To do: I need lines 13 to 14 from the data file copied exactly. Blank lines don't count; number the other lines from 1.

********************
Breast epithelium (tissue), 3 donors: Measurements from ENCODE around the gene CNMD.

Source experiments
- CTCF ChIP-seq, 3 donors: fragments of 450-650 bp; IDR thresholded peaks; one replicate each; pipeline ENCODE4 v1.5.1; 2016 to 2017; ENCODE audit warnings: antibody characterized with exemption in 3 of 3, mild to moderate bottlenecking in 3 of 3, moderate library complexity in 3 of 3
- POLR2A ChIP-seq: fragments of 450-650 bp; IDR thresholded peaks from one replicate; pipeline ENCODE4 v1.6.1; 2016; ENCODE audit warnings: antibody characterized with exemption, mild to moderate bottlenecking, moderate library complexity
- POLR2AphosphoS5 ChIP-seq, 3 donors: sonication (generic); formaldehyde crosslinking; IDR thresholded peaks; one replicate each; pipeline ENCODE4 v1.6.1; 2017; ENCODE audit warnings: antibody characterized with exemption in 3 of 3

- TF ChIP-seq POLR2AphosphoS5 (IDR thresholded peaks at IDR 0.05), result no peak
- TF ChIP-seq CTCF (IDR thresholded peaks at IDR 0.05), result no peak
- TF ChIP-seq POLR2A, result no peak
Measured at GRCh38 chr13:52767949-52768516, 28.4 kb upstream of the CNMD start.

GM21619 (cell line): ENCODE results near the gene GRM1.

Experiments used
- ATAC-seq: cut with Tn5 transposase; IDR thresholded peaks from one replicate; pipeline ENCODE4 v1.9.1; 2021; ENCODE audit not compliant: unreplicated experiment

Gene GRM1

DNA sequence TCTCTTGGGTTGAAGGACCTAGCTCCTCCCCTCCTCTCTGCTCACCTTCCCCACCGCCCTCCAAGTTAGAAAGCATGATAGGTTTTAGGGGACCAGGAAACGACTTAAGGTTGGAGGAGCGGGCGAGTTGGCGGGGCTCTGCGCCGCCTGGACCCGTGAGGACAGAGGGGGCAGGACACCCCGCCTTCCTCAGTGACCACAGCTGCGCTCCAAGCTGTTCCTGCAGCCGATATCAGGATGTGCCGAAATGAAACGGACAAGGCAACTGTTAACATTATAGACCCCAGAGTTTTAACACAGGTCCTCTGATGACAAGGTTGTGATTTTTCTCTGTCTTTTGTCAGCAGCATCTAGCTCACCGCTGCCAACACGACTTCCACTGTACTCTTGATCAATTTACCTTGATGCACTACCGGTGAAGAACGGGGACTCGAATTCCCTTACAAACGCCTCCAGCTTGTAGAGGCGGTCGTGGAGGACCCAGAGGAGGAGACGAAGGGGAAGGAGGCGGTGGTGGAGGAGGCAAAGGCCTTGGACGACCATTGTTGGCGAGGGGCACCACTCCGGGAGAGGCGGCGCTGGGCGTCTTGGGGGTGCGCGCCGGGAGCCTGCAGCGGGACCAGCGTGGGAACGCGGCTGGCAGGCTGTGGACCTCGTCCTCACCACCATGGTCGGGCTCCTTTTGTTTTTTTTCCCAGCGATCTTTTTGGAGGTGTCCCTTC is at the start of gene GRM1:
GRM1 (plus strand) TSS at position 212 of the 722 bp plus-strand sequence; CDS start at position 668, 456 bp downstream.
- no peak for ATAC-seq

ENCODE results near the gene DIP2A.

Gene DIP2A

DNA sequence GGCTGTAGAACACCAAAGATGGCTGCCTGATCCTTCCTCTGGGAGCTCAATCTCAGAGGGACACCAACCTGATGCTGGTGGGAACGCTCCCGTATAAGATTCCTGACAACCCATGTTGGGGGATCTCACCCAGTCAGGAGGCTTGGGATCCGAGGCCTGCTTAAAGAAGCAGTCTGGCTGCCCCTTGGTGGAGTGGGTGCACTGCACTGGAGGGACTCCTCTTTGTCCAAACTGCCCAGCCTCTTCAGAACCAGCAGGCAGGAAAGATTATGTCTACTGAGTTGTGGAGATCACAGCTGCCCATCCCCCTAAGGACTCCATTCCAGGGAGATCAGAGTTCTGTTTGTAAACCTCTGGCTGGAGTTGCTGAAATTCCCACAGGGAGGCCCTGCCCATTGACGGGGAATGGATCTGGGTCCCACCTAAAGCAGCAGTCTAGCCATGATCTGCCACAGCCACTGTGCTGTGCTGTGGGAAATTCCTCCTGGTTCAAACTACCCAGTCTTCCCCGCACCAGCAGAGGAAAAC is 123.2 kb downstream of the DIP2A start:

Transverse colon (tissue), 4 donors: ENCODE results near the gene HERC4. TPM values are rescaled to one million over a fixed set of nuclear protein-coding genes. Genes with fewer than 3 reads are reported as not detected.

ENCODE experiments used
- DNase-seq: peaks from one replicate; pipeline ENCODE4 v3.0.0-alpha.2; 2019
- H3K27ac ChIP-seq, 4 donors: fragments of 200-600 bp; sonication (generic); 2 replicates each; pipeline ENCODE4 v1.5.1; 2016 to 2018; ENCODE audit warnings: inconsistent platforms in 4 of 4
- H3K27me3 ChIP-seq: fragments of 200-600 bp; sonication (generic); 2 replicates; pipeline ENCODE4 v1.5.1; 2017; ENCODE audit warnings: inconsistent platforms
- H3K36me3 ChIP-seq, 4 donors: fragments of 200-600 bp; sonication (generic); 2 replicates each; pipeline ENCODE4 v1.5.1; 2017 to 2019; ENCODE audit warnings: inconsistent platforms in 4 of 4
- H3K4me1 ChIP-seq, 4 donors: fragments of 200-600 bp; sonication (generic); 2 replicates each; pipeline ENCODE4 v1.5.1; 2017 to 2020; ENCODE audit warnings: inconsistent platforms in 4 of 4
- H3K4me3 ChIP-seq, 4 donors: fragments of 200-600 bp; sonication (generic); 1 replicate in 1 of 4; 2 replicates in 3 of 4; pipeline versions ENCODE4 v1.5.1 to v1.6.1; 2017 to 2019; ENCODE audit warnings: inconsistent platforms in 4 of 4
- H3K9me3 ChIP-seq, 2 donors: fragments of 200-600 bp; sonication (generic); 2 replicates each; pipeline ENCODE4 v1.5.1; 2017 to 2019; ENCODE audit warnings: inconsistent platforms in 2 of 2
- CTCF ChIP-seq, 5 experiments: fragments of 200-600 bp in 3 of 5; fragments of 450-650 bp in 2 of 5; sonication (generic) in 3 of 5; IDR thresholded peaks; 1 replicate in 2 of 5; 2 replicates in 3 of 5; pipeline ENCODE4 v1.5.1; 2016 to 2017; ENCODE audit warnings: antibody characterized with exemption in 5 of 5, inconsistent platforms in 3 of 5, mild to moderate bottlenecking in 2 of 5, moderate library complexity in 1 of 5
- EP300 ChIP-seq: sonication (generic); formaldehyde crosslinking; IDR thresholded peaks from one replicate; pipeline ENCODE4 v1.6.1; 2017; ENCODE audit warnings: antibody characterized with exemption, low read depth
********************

Gene GRM1

DNA sequence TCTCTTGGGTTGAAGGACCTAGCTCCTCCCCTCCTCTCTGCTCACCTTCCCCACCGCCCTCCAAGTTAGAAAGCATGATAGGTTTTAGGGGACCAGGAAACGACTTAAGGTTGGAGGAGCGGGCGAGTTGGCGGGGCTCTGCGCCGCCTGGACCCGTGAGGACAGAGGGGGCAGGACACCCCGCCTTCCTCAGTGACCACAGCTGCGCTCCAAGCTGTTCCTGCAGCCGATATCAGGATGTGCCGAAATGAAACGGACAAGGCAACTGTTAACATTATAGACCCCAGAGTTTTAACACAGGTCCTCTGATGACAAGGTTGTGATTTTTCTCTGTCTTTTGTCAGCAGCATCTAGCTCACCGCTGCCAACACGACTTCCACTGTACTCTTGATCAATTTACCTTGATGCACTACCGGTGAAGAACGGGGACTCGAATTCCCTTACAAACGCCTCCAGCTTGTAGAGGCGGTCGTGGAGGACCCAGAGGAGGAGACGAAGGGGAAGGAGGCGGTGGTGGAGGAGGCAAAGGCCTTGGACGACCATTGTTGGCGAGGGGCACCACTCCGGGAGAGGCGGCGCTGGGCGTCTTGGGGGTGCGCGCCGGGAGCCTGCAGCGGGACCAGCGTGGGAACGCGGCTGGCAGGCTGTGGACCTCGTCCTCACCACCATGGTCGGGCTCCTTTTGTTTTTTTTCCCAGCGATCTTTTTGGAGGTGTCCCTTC is at the start of gene GRM1: